abjectness


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Yet the various documents do not lose their abjectness.
Images of innocent children forcibly robbed of life are missing altogether in this de-sensitized version of war; the screams and squeals of the wounded, the sorrow-filled faces and abjectness of widows and orphans do not feature in this war.
In at least three ways, the film deepens and rewrites romantic narratives: in the abjectness of its characters, in its presentations of caring and emotionality, and, because of these presentations, in its interrogation of masculinity.
Leopardi's poetic vision starkly contrasts the present with a glorious past: "Beheld in the light of his glowing imagination, his country's degradation seemed ghastly in its abjectness, while the glories which had irradiated its earlier career beamed its unrivalled lustre from the mountain summits of the past.
Addressing a crowd in Ahvaz on his latest provincial visit last Thursday, Ahmadinejad said the world's evil and arrogant states are trapped in a circle of abjectness and are only making a show of trying to display power.
Schoeman's yearning for a lost paradise in his anti-pastoral This Life generates a Gothic gloom that encompasses the abjectness of the "good" feminine principle and the destructive power of the "bad" Mother, and that is a manifestation of his anger and sorrow, not only at the loss of the idyll but the original falsity of that idyll.
The abjectness of crime means it is socially disturbing not just legally transgressive.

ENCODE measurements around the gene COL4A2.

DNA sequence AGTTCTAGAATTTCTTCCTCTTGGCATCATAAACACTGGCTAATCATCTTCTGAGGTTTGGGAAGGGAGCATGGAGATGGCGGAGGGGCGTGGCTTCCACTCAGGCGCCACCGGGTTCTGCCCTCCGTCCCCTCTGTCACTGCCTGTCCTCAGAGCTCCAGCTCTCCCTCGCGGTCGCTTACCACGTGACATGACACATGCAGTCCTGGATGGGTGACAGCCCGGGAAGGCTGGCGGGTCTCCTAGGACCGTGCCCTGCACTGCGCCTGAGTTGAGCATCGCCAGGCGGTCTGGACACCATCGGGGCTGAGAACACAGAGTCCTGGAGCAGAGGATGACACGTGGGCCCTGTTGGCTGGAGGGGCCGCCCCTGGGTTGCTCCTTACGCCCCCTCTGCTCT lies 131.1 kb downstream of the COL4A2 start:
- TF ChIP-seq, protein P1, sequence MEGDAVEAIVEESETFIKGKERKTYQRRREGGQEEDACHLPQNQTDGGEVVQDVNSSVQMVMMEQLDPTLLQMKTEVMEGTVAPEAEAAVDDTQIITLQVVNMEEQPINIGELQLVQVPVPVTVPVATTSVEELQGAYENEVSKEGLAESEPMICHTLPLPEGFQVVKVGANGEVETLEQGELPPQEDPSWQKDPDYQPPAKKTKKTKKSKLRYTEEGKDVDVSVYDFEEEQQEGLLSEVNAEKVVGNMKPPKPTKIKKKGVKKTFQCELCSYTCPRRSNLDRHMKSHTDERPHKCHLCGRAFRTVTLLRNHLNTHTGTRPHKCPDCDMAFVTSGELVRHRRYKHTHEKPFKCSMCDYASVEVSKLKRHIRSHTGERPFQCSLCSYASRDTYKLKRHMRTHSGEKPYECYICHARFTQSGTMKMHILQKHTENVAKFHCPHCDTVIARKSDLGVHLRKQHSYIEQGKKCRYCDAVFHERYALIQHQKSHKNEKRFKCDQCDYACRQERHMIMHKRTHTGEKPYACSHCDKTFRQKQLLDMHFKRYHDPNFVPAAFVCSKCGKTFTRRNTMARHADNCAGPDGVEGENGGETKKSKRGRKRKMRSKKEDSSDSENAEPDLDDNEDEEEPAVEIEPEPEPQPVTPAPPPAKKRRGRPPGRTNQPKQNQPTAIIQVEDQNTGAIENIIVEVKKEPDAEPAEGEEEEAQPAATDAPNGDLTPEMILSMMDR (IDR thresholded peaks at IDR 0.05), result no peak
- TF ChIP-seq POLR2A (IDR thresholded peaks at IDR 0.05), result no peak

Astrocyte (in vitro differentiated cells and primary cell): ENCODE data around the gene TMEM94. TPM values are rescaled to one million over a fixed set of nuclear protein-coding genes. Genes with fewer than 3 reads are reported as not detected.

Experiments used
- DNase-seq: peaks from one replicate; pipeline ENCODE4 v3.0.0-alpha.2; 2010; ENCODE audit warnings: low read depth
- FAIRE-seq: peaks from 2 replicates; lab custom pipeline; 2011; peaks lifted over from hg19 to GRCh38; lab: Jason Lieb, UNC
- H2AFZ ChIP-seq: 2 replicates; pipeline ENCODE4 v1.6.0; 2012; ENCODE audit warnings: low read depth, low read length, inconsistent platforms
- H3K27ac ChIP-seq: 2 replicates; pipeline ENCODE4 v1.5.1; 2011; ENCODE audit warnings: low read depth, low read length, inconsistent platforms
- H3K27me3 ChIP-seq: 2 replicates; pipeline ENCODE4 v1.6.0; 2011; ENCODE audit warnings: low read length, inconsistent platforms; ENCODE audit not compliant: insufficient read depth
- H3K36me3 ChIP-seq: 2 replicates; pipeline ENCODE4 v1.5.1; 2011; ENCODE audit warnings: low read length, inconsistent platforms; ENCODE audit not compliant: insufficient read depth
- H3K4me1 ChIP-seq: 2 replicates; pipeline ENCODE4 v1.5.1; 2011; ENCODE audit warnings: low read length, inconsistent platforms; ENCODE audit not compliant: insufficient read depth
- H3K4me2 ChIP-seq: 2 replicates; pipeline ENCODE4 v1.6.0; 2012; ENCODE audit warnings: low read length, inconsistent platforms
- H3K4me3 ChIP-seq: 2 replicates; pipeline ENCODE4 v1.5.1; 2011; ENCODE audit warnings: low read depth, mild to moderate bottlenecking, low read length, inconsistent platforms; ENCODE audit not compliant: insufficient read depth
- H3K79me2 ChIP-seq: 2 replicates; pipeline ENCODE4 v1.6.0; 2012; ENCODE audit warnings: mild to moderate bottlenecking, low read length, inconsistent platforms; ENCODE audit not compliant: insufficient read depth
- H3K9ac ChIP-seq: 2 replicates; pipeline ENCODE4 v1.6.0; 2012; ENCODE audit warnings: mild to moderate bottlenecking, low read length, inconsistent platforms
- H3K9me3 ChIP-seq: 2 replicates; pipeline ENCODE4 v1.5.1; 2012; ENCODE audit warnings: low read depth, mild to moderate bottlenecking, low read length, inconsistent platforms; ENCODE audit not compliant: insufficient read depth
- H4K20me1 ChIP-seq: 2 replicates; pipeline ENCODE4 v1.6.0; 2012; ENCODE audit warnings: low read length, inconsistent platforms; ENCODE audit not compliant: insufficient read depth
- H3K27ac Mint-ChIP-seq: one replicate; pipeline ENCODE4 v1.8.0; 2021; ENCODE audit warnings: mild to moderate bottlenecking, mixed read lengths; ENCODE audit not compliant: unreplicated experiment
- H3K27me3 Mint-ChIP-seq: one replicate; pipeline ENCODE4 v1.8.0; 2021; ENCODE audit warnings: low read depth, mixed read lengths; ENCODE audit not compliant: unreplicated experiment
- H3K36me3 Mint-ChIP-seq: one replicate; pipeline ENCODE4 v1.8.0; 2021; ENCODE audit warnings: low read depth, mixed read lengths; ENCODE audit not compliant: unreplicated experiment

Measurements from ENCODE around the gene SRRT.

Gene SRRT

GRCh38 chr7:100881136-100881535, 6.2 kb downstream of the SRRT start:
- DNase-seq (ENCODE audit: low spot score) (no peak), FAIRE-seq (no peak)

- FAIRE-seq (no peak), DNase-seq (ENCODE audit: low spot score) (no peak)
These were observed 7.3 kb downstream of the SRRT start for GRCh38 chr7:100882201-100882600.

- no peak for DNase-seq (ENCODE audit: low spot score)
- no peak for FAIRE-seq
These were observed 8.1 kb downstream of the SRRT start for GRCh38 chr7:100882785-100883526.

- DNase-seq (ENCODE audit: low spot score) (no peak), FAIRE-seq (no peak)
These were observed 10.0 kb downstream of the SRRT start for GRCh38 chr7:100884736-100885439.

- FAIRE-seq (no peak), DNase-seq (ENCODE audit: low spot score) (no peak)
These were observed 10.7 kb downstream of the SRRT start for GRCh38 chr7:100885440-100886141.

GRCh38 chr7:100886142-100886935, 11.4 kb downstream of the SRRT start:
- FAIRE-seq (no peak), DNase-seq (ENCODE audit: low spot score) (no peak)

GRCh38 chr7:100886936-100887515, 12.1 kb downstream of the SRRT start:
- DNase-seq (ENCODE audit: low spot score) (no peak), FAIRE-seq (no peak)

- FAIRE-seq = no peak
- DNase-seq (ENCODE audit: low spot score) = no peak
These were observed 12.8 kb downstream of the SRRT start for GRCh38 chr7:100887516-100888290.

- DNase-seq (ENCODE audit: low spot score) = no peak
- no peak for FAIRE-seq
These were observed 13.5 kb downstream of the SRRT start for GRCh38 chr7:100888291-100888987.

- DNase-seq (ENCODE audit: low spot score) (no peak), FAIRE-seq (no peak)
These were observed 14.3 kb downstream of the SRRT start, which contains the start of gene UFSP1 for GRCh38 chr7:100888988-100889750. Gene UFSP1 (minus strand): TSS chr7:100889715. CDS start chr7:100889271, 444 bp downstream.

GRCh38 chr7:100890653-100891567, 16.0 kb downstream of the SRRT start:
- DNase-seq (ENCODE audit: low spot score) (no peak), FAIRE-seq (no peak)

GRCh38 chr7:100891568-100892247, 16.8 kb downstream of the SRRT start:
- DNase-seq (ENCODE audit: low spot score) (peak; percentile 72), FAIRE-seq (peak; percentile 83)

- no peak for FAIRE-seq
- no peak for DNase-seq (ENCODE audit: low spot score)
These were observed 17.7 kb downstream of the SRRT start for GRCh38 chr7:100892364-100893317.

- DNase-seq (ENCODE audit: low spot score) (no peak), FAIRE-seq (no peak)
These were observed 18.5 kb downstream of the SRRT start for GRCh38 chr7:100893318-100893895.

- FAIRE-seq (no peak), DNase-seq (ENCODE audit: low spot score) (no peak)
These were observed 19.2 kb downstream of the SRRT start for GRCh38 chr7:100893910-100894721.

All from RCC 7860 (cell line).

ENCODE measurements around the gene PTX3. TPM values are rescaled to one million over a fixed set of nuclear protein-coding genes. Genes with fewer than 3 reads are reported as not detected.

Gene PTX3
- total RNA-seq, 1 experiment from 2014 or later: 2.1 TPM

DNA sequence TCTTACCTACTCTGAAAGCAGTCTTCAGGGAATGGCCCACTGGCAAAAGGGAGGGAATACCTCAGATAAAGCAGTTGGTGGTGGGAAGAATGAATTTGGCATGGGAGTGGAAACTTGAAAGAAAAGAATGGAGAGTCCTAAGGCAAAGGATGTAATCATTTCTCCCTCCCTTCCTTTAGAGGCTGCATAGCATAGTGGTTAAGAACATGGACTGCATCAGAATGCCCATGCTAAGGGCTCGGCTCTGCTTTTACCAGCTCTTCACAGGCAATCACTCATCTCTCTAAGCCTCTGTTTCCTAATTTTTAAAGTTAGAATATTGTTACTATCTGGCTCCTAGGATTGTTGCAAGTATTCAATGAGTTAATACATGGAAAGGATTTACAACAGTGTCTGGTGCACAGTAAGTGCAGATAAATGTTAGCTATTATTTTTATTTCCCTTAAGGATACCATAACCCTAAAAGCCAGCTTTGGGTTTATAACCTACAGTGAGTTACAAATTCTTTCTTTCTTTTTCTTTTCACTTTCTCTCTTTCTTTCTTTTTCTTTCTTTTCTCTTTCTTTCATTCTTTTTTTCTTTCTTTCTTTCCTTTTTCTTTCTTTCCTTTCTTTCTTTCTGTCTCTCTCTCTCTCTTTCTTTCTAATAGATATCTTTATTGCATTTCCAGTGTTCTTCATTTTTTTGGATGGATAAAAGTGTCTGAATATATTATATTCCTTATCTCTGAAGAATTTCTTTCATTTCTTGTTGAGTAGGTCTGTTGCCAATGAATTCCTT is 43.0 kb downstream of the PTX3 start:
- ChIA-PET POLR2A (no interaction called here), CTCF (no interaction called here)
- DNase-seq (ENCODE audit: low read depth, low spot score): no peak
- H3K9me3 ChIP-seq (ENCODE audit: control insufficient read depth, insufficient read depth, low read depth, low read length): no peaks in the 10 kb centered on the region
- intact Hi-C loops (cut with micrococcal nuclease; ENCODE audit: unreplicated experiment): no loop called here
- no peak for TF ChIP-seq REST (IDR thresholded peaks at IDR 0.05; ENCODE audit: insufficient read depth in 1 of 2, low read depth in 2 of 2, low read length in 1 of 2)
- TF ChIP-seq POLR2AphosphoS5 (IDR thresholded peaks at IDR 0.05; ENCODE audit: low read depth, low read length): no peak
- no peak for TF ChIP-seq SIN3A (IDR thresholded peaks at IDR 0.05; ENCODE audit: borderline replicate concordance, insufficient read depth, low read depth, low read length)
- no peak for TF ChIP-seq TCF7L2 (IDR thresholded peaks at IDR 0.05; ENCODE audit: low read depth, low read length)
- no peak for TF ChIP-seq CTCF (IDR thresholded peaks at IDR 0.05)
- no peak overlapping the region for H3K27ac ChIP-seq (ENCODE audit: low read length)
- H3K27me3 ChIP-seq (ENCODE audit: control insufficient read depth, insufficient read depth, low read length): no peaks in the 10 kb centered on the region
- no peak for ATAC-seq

Rather, Blind Man engages in the risky strategy of hyperbolizing extant images of "black underclass" abjectness and "filth and degradation" in a way that so excessively embodies them that their racial contours are revealed as cartoonish, ideological constructs (Himes, Blind Man 187).
It is the position of black people in the aftermath of generational slavery that determines their abjectness and makes Joe Christmas a viable representation of post-Emancipation blackness in Light in August.
The scholars here explore variously an array of early modern Italian and English representations of the French pox, or mal franchese, in different literary genres and in language itself, the responses to the pox by religious, legal, and medical authorities (licensed physicians and lay-healers as well as astrologers), and the nascent discourses of nationalism developing alongside increasing reifications of the foreign, all traceable to the perception that a new disease was running rampant in Renaissance Europe "in the closing decade of the fifteenth century" (8) and linked to the moral abjectness of its sufferers.
More notable and less celebrated is the letter to Mussolini--which Professor Luzzatto cites--from a Florentine girl in 1936, preparing for her First Communion, and addressing her hero with an abjectness at which even the most sycophantic British female, contemplating Tony Blair's leadership, would shudder: "If only I could receive you along with Jesus.
The contrast between a large abstraction, all of England, and this tender prince/duke--who, at the moment of his death, thought the stones had to have the "spirit" of his uncle to be so fatally hard (9)--sets up an antithesis between the might of royalty and the abjectness of this child; the sanctity of lineage and the sacrilege of usurpation; political necessity (if any) and its moral price.